Is the word “said” too boring?

SpeakerWe live in a very fast world.

The days of quietly sitting and putting all your focus solely on the words in front of you are gone. Books are not even always on paper anymore! We might listen to music while we read, have conversations, text message, the TV might be on, etc. And then consider how we read things on the internet?

We are a pack of skimmers now. We skim articles, skim status updates, skim blogposts (Hello!), etc. Skim, skim, skim, SKIM! Yes, we might get the gist of what a writer is trying to say through that quick glance, and maybe that is enough, but we are just not consuming the words like we once did.

So, as storytellers, one of our new challenges is to fight to keep the attention on the page… or screen… or whatever.

We need to fight the distractions of television, movies, the internet, video games, and, well, life, getting our readers from page one to the last page with as few distracting hiccups as possible. Which brings me to my little controversial writing thought for the day…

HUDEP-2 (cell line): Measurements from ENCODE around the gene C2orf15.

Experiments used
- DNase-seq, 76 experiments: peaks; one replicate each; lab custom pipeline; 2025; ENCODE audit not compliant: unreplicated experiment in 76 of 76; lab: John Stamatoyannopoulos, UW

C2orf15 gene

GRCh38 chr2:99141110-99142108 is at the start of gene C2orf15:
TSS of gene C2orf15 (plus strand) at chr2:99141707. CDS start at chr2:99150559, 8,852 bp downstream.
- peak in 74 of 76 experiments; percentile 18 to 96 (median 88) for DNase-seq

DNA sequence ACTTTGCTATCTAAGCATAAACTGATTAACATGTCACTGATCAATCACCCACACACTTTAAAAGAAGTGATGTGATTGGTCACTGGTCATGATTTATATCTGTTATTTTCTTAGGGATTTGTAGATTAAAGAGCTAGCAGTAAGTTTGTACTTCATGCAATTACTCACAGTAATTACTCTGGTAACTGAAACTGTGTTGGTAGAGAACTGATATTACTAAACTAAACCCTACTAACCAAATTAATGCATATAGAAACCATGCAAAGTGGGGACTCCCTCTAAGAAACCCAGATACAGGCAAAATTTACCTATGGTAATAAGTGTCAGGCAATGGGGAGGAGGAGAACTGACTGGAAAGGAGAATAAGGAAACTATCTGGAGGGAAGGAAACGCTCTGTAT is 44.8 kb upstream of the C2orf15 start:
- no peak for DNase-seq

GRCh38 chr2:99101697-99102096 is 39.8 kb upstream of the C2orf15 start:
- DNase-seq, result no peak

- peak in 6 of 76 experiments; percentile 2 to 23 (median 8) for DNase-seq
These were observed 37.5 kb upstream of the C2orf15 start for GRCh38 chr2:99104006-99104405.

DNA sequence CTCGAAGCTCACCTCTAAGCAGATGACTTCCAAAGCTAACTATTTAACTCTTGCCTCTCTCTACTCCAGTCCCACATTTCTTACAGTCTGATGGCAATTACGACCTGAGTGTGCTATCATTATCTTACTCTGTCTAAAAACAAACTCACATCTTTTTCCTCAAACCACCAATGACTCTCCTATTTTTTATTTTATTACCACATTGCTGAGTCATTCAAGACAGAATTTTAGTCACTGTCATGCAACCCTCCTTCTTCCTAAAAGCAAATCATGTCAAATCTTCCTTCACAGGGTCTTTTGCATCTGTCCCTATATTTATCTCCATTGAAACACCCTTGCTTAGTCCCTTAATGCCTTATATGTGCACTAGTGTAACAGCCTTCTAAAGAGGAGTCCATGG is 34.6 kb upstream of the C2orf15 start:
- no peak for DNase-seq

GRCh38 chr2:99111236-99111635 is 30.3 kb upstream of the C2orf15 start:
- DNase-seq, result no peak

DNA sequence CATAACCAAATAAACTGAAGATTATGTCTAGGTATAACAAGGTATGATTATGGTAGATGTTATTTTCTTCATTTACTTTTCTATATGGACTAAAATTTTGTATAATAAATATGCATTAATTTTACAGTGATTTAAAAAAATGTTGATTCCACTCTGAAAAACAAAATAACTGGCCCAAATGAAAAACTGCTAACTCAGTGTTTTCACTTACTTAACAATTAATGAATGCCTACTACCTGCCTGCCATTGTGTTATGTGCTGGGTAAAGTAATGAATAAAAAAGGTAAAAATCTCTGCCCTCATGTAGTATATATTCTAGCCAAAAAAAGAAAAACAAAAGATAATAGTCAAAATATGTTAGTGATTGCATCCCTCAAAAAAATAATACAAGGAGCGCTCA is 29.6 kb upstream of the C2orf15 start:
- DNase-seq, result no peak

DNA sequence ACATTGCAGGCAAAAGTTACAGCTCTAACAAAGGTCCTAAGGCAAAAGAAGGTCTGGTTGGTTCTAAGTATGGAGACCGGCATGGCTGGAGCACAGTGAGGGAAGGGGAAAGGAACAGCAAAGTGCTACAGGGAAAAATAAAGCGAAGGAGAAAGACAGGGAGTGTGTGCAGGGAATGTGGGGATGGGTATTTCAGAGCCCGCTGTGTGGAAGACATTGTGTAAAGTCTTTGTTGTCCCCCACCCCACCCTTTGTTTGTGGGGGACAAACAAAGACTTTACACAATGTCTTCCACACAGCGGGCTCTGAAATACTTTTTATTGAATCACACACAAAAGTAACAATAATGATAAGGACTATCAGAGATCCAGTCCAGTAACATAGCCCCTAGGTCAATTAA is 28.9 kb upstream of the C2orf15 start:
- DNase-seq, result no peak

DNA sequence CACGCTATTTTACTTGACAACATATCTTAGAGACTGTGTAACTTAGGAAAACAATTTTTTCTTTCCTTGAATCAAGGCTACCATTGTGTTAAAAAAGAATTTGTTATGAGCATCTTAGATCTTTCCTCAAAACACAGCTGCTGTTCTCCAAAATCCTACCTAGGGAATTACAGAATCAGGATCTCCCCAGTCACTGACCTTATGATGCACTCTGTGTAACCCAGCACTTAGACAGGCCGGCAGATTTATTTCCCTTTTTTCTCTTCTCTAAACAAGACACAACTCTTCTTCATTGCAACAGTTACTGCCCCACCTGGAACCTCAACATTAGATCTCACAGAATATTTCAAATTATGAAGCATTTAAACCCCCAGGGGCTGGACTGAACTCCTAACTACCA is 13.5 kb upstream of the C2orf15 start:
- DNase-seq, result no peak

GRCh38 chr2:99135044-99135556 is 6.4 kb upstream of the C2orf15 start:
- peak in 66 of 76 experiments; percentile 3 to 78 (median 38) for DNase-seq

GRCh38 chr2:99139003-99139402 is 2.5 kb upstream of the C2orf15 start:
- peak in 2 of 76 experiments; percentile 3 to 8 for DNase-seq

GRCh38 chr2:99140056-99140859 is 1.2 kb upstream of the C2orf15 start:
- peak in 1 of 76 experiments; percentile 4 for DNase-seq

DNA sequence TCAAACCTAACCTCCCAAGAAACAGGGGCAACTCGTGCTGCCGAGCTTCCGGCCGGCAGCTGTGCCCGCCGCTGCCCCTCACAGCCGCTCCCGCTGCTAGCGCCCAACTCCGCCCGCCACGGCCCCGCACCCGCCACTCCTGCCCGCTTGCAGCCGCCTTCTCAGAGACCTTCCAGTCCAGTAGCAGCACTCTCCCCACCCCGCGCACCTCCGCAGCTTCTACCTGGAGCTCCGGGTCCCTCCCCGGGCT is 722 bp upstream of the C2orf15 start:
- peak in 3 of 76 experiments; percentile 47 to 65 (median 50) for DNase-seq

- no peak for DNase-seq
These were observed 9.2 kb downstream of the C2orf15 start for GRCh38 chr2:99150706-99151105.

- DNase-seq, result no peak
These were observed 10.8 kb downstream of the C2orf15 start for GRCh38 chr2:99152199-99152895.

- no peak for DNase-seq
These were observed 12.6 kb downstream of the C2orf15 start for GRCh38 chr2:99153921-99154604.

Have we (readers and writers) outgrown “said”? Continue reading

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More writerly wisdom: Writing is like… riding a bike, lifting weights, being a spy, hearing voices, finding your passion

I have a new editorial on writing at www.emlynchand.com

After writing my last editorial, I realized one great gaping hole in it—I didn’t discuss the actual writing process, nor give any suggestions around it. Oh, there were hints (notes about outlines and reading more), but nothing that focused on the nitty-gritty of the process.

Was I avoiding the problem? Was there a part of me that thought “They can figure it out on their own?” Possibly, but it was unfair of me personally to avoid the issue. So, I’m going to hit three of my main focuses in giving advice around writing.

However, let me say upfront, I find it hard to give actual “creation” advice. Creation is unique to everyone—where an idea comes from and how it grows into a work is as unique as your own experience learning to ride a bike. Oh, the end product may be the same (you are on the bike), but the scratches and bruises that got you onto it are your own.

You can read the rest of the editorial here.